Letter from Africa: Economic affairs

 
French President Francois Hollande (R) with Ghana's President John Dramani Mahama on 28 May 2013 at the Elysee Palace in Paris, France

In our series of letters from African journalists, Ghanaian writer Elizabeth Ohene, a former government minister and member of the opposition, considers the ways politicians can get everyone's undivided attention.

I have been following the media coverage of two presidents over the past few weeks.

John Dramani Mahama, because he is president of Ghana and I have no choice but to try and follow how he is faring, and President Francois Hollande of France, because if the truth be told, there are some juicy stories circulating about him and I could not resist following how he was faring.

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Elizabeth Ohene

I doubt that any speech on the French economy has received as much attention as the recent Hollande one”

End Quote Elizabeth Ohene

Our President John Mahama was marking his first anniversary in office on 7 January.

Having earlier employed a driving metaphor to describe his performance during his first year of office by stating that he had been in "first gear", the expectation was that he was going to tell us how he would get the vehicle into fourth or fifth gear.

In other words he was going to show us just how fast he was going to move the country forward.

The French president had billed his traditional New Year press event as the occasion to announce big changes in economic management.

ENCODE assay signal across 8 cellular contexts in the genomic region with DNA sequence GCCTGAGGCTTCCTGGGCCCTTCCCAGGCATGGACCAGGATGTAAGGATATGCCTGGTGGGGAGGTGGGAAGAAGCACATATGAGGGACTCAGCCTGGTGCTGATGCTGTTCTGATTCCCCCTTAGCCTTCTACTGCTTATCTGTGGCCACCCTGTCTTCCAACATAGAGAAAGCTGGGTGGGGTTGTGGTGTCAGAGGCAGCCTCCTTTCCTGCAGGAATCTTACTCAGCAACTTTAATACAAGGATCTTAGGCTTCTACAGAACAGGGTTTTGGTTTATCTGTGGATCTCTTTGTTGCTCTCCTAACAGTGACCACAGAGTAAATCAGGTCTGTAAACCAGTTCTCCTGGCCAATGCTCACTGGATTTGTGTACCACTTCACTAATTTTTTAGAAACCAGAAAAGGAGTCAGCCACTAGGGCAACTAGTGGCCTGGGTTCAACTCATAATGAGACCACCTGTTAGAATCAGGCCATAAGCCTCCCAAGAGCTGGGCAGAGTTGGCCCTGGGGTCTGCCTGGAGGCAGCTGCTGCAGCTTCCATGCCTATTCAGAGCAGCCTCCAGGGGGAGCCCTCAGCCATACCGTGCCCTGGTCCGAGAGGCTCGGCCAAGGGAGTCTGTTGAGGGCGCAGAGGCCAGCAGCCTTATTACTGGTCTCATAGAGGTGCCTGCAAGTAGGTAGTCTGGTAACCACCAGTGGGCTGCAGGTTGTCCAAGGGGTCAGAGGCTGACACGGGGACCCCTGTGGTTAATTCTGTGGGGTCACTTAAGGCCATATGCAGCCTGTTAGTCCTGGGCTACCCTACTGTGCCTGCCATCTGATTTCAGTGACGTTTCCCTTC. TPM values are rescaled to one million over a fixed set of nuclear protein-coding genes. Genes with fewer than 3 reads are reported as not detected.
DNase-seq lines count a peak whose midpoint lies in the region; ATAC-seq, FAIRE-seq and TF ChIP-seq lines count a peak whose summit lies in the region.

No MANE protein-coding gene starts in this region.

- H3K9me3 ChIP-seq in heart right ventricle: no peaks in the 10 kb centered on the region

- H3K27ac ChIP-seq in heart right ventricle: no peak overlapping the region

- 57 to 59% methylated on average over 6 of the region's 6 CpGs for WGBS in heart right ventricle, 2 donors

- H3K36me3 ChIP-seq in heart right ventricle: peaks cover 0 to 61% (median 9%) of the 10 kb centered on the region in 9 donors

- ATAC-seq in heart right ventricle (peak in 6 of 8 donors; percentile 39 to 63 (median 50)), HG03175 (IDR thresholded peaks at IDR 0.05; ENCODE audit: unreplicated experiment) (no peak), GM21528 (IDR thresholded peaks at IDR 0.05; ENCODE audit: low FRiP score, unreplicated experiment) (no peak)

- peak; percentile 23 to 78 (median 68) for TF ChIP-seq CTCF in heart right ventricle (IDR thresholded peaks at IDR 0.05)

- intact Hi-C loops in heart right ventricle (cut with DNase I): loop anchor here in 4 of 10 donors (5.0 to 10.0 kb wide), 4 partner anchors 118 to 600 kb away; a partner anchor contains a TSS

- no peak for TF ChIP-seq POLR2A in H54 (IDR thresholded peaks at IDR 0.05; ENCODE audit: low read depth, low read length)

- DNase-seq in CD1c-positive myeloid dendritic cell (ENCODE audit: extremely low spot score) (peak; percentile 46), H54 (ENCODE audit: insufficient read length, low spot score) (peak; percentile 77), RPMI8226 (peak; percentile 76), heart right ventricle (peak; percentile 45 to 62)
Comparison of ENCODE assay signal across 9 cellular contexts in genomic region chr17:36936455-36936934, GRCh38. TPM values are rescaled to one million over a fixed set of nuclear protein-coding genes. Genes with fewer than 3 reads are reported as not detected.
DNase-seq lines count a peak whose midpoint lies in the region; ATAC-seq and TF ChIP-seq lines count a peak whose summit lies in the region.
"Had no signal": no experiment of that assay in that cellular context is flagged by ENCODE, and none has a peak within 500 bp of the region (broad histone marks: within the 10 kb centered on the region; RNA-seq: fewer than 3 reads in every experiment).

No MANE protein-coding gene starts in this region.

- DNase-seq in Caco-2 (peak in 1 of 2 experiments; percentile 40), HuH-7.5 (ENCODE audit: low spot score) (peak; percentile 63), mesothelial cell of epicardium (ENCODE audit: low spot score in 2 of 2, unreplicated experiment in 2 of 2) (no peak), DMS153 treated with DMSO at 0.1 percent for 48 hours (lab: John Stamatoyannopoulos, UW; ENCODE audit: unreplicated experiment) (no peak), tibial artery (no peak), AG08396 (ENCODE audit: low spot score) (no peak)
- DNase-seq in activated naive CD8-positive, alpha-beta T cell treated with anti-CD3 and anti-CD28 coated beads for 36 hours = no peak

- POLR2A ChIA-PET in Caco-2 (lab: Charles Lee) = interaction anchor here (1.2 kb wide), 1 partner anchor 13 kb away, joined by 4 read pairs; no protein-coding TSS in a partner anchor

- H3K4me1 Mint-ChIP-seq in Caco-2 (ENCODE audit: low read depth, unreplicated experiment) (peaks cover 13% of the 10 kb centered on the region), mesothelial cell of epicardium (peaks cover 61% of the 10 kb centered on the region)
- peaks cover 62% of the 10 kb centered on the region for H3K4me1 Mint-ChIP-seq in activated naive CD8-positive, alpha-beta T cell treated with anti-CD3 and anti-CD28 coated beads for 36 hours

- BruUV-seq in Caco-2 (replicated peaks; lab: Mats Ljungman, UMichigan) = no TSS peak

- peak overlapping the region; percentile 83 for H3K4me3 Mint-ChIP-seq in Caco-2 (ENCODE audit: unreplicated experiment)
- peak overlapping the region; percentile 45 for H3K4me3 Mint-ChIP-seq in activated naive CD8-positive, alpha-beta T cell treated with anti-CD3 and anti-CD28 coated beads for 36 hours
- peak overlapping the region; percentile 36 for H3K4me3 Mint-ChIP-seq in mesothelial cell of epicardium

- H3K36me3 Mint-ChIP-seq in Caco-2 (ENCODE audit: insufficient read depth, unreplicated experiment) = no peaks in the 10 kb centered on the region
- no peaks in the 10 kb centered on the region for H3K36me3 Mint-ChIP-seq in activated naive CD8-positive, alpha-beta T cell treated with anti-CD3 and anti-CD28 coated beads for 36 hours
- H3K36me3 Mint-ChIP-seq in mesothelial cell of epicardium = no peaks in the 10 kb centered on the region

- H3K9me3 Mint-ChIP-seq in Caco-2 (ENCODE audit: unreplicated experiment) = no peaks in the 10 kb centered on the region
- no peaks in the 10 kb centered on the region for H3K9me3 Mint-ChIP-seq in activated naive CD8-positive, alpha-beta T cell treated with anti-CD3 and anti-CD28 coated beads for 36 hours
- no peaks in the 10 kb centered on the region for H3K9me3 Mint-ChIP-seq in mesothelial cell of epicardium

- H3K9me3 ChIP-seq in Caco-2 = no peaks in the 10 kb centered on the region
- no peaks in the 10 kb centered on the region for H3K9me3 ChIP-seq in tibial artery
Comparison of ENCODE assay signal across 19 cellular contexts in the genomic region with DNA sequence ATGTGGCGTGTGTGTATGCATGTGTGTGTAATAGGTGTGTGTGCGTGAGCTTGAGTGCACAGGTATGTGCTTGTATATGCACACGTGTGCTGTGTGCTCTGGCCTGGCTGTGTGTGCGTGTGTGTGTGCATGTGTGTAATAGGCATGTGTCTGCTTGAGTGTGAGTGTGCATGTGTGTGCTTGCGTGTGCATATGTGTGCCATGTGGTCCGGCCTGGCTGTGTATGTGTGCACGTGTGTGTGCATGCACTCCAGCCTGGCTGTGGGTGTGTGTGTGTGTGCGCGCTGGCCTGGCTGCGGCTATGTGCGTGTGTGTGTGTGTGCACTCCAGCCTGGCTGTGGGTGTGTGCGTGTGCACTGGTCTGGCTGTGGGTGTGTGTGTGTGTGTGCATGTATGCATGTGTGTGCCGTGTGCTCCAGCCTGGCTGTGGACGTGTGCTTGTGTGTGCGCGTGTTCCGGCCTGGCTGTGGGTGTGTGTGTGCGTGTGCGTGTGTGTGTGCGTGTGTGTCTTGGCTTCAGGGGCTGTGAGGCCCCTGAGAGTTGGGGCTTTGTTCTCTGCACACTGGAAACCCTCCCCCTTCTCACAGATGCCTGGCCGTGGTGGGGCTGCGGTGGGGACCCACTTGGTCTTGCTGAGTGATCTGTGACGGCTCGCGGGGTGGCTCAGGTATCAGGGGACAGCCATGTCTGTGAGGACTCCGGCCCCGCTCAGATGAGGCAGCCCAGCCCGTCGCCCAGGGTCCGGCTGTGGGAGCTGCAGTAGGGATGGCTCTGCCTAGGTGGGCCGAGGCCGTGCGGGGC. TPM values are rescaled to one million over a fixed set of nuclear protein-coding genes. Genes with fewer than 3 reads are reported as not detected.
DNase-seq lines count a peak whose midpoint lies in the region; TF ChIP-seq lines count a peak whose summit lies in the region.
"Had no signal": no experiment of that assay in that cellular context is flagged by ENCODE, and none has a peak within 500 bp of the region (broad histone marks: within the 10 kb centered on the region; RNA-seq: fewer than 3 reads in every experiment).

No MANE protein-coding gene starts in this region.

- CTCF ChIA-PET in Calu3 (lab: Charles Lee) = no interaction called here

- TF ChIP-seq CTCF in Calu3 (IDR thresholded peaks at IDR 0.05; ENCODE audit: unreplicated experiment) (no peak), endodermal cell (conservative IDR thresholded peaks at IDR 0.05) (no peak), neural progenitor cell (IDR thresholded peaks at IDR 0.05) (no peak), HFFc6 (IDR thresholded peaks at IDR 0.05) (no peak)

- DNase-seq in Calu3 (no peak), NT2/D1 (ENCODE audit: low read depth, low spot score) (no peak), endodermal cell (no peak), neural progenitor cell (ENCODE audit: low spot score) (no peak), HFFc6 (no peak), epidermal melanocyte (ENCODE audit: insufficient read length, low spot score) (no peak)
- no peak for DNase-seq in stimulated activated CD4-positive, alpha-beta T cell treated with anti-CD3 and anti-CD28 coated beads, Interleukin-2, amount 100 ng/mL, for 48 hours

Mr Hollande had, by every estimation, had a difficult year.

Nothing new or dramatic happened to force President Mahama to change his well-laid out plans for the 7 January event.

Hot event

Ghana's president could address himself to the issues that were occupying his compatriots: Difficult living conditions; high utility prices; very loud noises over reports of corruption in high places and a brother who allegedly owed a lot of money to a state-owned bank.

At the press conference, Mr Mahama spoke smoothly, it sounded practised and there were no hitches.

Dare I say it, I am afraid it all left me underwhelmed.

National Democratic Congress supporters carry a picture of John Dramani Mahama after he won elections in December 2012 Mr Mahama became Ghana's interim head of state in July 2012 and won elections in five months later

President Hollande's well-laid out plans, however, were dramatically disrupted with the publication of the details of an alleged affair he was having with an actress.

Suddenly his press conference became the hottest event across the globe; every news outlet had to carry it live.

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For Ghanaians this measured fairly high on the 'guaranteed-to-grab-your-interest' scale”

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Of course everybody had to pretend that they had no interest in the matter of the affair and to do this successfully, they had to comment intelligently on the economic issues that President Hollande said he wanted to address.

I doubt that any speech on the French economy has received as much attention as the recent Hollande one.